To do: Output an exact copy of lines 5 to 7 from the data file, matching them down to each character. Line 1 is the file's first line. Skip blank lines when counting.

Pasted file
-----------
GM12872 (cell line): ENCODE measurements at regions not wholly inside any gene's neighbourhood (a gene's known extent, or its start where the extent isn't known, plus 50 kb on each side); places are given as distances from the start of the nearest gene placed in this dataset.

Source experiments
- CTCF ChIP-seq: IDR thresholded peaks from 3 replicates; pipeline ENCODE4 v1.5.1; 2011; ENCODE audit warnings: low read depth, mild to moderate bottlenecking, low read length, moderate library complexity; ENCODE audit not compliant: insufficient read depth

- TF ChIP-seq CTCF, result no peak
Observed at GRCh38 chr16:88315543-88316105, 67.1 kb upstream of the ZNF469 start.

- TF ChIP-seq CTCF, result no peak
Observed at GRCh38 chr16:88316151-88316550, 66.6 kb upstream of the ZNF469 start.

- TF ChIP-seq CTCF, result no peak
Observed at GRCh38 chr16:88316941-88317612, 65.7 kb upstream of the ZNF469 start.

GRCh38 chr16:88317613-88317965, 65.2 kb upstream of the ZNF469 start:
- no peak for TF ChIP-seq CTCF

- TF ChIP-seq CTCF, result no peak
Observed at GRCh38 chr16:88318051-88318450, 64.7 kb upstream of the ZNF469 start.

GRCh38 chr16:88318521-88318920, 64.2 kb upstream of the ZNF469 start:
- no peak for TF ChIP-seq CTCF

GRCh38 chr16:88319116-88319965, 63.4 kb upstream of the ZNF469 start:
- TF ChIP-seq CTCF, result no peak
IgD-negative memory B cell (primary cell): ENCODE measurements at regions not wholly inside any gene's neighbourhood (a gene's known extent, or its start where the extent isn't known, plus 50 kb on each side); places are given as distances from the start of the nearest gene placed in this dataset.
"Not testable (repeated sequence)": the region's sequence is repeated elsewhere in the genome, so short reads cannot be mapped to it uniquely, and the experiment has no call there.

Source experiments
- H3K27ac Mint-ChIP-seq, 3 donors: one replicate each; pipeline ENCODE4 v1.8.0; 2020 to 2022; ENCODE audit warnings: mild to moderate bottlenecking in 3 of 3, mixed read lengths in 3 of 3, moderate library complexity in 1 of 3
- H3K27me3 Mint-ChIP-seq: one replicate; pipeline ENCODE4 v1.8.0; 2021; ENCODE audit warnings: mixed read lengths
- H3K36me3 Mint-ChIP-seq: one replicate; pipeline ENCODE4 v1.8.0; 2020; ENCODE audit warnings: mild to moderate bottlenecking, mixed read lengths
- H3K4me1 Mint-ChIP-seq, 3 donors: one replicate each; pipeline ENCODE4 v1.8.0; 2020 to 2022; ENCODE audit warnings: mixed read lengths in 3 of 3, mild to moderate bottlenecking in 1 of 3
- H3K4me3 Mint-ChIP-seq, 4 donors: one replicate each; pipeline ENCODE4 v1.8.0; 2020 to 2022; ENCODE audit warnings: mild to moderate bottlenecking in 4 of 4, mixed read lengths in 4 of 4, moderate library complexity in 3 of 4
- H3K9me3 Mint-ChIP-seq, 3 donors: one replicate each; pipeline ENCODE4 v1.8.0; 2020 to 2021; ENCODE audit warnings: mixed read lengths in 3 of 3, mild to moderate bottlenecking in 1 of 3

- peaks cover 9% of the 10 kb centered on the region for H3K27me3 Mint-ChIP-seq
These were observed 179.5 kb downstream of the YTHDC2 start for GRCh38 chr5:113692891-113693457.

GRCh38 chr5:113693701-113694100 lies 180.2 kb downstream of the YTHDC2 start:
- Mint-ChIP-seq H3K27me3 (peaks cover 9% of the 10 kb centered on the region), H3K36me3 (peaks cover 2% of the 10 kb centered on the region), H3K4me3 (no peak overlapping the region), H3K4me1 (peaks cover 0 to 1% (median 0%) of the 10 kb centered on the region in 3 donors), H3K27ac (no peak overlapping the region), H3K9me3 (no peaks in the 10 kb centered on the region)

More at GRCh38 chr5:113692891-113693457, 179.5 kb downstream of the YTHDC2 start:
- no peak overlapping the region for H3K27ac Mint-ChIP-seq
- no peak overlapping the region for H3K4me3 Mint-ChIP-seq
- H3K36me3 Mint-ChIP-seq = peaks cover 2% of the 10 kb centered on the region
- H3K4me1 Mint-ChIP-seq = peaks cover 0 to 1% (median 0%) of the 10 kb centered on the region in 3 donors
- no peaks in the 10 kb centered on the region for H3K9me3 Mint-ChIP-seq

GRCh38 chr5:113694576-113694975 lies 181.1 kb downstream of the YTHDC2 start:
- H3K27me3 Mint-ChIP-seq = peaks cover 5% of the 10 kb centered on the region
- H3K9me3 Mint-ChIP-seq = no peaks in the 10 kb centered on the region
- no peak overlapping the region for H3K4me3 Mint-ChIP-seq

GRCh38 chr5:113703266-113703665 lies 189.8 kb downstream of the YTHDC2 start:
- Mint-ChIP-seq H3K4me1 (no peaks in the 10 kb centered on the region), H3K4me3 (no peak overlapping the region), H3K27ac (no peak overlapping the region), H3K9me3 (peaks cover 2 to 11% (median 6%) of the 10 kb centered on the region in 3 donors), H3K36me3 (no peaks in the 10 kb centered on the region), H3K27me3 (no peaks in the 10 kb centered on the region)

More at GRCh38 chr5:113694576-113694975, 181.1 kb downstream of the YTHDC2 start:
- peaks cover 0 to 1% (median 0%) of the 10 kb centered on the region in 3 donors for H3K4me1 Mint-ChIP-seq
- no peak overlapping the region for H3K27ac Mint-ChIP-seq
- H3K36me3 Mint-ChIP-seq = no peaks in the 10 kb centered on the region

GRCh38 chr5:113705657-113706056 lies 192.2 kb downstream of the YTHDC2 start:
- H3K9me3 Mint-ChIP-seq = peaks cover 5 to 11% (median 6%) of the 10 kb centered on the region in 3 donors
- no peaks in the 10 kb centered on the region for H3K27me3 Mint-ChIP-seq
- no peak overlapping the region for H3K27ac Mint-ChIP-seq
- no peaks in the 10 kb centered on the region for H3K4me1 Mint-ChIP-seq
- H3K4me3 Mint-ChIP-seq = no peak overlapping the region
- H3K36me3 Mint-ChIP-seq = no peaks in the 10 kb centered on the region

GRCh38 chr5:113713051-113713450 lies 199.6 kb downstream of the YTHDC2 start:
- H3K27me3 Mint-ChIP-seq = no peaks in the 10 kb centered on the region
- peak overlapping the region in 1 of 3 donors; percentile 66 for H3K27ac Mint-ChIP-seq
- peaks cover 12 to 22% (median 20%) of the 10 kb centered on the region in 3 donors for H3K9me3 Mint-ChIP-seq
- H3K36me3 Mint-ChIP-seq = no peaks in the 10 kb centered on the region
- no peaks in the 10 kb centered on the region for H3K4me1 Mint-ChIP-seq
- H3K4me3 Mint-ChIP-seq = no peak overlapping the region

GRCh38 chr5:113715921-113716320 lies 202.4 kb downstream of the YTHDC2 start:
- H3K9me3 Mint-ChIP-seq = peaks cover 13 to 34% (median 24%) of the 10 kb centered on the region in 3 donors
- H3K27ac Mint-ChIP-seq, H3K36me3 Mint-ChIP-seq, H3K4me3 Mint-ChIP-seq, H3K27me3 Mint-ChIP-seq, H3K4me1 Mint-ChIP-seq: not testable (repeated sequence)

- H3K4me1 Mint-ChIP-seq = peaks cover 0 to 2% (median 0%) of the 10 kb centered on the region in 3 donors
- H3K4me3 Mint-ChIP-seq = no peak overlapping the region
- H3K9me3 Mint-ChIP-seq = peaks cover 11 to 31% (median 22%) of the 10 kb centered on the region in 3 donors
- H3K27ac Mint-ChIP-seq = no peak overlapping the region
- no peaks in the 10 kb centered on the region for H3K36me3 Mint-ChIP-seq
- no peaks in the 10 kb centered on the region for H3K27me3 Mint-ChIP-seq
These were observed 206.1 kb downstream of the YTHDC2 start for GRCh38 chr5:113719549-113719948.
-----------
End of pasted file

Observed at GRCh38 chr16:88315543-88316105, 67.1 kb upstream of the ZNF469 start.

- TF ChIP-seq CTCF, result no peak
Observed at GRCh38 chr16:88316151-88316550, 66.6 kb upstream of the ZNF469 start.